> a great reputation. On both of them I was so annoyed by bad, baggy sail
      > shape off the wind that I rigged sprit-booms, for safety and performance.
      > Spritbooms are not really convenient on gunthers but I rigged them and they
      > were worth the inconvenience. On the second one, I laminated a curved
      > sprit-boom that I called a half-wishbone. Instead of a snotter it was
      > fastened to the mast with a little connector and a vestige of the other
      > half
      > of the wishbone, if you can picture that. This juncture wrapped around the
      > front of the mast and was held by a lashing that went around the after side
      > of the mast, as on a windsurfer. The draft was controlled by an outhaul
      > near
      > the clew, easily reached at the helm. So rigged, with decent sail shape on
      > reaches and runs, my Lugger easily beat the fleet at the North American
      > Drascombe meet and in match races against all comers including the much
      > longer Longboats. I was given the trophy somewhat reluctantly.
      >
      >
      >
      > That don't prove anything about the flat vs cut sails argument but I would
      > say that the shape a flat sail takes up when the snotter is loose is
      > nowhere
      > near optimal. It'll sail, agreed, but it will not yield the "supplementary
      > clean gain" that a well-cut sail will. I don't consider good sail shape a
      > luxury on a sailboat, and even if I made my own sails out of Tyvek, I'd
      > build shape into them, and rather more than less, for the kinds of slowish,
      > smallish boats I sail.
      >
      >
      >
      > From: bolger@yahoogroups.com [mailto:bolger@yahoogroups.com] On Behalf Of
      > Chief Redelk It'll Sent: Saturday, January 04, 2014 2:33 AM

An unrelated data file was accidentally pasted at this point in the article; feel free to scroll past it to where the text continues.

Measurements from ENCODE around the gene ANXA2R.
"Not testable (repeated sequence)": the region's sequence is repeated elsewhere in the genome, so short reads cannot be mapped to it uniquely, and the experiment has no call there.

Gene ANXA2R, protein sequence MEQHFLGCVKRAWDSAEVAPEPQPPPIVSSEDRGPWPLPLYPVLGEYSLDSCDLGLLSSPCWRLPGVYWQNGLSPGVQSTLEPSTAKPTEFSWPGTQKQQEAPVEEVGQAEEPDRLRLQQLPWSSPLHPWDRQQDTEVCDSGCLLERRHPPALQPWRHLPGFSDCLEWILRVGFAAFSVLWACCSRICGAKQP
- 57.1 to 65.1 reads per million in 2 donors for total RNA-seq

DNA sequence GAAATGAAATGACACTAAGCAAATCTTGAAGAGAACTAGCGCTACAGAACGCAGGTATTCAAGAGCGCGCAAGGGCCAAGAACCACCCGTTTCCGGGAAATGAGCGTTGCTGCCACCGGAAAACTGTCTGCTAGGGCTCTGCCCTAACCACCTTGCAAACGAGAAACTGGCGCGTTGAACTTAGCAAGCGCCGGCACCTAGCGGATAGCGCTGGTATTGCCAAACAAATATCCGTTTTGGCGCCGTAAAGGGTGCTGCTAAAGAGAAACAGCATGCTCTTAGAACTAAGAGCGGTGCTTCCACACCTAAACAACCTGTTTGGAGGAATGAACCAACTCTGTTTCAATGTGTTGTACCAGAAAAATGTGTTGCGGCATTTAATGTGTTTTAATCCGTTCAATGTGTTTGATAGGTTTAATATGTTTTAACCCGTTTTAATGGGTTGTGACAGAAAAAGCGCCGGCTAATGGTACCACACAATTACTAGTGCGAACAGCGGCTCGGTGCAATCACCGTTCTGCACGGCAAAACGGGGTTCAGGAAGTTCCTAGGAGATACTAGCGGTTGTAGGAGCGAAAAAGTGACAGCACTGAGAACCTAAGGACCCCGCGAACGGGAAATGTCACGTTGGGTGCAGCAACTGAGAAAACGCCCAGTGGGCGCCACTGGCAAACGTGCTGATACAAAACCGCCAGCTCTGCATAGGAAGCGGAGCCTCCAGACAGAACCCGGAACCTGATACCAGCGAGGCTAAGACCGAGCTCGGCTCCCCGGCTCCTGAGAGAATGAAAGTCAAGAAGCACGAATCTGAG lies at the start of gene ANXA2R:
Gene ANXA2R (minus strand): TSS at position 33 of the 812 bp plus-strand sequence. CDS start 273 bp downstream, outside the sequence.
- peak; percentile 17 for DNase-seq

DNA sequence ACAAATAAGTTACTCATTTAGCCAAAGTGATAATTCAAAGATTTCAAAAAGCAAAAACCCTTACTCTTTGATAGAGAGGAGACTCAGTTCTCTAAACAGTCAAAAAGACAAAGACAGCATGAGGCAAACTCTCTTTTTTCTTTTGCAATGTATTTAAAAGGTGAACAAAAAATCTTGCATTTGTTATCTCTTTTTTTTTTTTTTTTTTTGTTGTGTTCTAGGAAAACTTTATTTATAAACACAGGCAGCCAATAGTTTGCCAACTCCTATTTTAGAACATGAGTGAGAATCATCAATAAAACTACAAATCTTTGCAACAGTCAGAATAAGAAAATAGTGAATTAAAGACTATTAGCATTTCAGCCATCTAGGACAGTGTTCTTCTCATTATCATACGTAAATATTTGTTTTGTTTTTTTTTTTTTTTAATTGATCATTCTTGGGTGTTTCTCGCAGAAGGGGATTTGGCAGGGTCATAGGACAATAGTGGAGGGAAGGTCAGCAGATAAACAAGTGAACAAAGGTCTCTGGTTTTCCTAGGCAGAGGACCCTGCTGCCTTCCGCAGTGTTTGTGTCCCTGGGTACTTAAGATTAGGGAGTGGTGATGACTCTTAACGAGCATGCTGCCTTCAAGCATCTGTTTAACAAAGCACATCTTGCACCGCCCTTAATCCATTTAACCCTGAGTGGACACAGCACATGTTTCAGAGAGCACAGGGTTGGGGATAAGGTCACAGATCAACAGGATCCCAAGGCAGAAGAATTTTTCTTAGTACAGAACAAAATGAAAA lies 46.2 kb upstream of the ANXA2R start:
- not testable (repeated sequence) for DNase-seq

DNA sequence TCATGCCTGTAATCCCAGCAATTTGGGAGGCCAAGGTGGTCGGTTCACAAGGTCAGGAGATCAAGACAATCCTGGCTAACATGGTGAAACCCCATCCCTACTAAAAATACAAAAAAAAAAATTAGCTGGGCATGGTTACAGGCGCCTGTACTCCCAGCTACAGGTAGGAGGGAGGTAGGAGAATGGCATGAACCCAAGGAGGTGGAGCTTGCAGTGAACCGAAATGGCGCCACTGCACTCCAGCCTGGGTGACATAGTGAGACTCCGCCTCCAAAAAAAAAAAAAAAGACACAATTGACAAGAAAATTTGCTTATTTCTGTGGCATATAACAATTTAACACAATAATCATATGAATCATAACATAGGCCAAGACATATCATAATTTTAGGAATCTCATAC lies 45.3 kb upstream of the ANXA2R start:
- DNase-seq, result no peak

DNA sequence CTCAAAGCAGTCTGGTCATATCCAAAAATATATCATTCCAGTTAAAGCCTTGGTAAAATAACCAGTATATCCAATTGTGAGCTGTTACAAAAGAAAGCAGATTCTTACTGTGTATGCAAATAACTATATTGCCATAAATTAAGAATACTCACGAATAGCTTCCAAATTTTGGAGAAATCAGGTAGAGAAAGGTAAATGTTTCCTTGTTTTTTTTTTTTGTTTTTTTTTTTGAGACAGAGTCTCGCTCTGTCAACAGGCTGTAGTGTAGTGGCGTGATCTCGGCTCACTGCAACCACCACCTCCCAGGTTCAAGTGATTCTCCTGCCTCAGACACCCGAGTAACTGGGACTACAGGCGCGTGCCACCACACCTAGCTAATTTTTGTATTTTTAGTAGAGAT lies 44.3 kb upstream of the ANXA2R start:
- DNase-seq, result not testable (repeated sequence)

> To: bolger@yahoogroups.com
      > Subject: Re: [bolger] Sharpie sprit-boom leg-o'-mutton sail twist control
      >
      >
      >
      >
      >
      > I've recently experimented with a FLAT cut Leg Of Mutton Sprit boomed
      > Sail..This was my FIRST flat cut sail but I had read that someone was
      > doing it so I wanted to give it a try...
      >
      > This is what I learned...First,, the wind was about 10 to 15 miles per
      > hour and my snotter is adjustable from the cockpit.. I always do that
      > no matter on all my boats. So I was confident with the adjustment.
      >
      > The boat sailed crappy and would not point well at all. In fact I was
      > being blown lee so I tossed out an anchor and played with the rigging.
      >
      > First. I thought it was the lee Board so I swung it back and forth but
      > no sail would not p
      > From my experience in Sprit Sails with darts I felt the camber was
      > right if not on the TO much side so I tightened the sail some then
      > some more and finally flat. NOPE. Did not work..
      >
      > Finally I decided to let TO MUCH sail out and see what happens. The
      > sail began to pull..
      >
      > I was off the wind and zooming along at a nice heel. The boat was
      > surprisingly active and fun.
      >
      > Then I went down wind right up into a cove came about into a head wind
      > and began to tack out.
      >
      > On each tack the boat moved well giving me the illusion I was tacking
      > back into the open waters BUT I realized I was NOT making good head
      > way. In fact I kept arriving almost at the exact spot on the shore
      > line with each tack so I realized something was amiss and I tossed out
      > the anchor again and started playing with the rigging..
      >
      > Lee Board swung aft did not work so I swung it forward yet nothing was
      > working..
      >
      > Then I remembered how I had to let out TO MUCH slack on the snotter to
      > get it moving so I said, WHY NOT try that..
      >
      > Then I let out a LOT more camber than I would normally consider and
      > pulled the sheet in line with the center line of the boat and that did
      > the trick..
      >
      > She pointed close to the wind and when I once again hit the open lake
      > she heeled over steeply and sailed like a dream. In fact I was moving
      > faster now with all that big camber than before..
      >
      > Here, all this time I had always had to TIGHTEN my sprit sail to point
      > into a stiff wind but now with the flat cut sail I was sailing
      > windward with a VERY Loose Snotter....
      >
      > The trick to point into the wind on this flat cut LOM seems to be to
      > have a LOOSE sail creating lots of camber and the boom sheeted near
      > the center line..
      >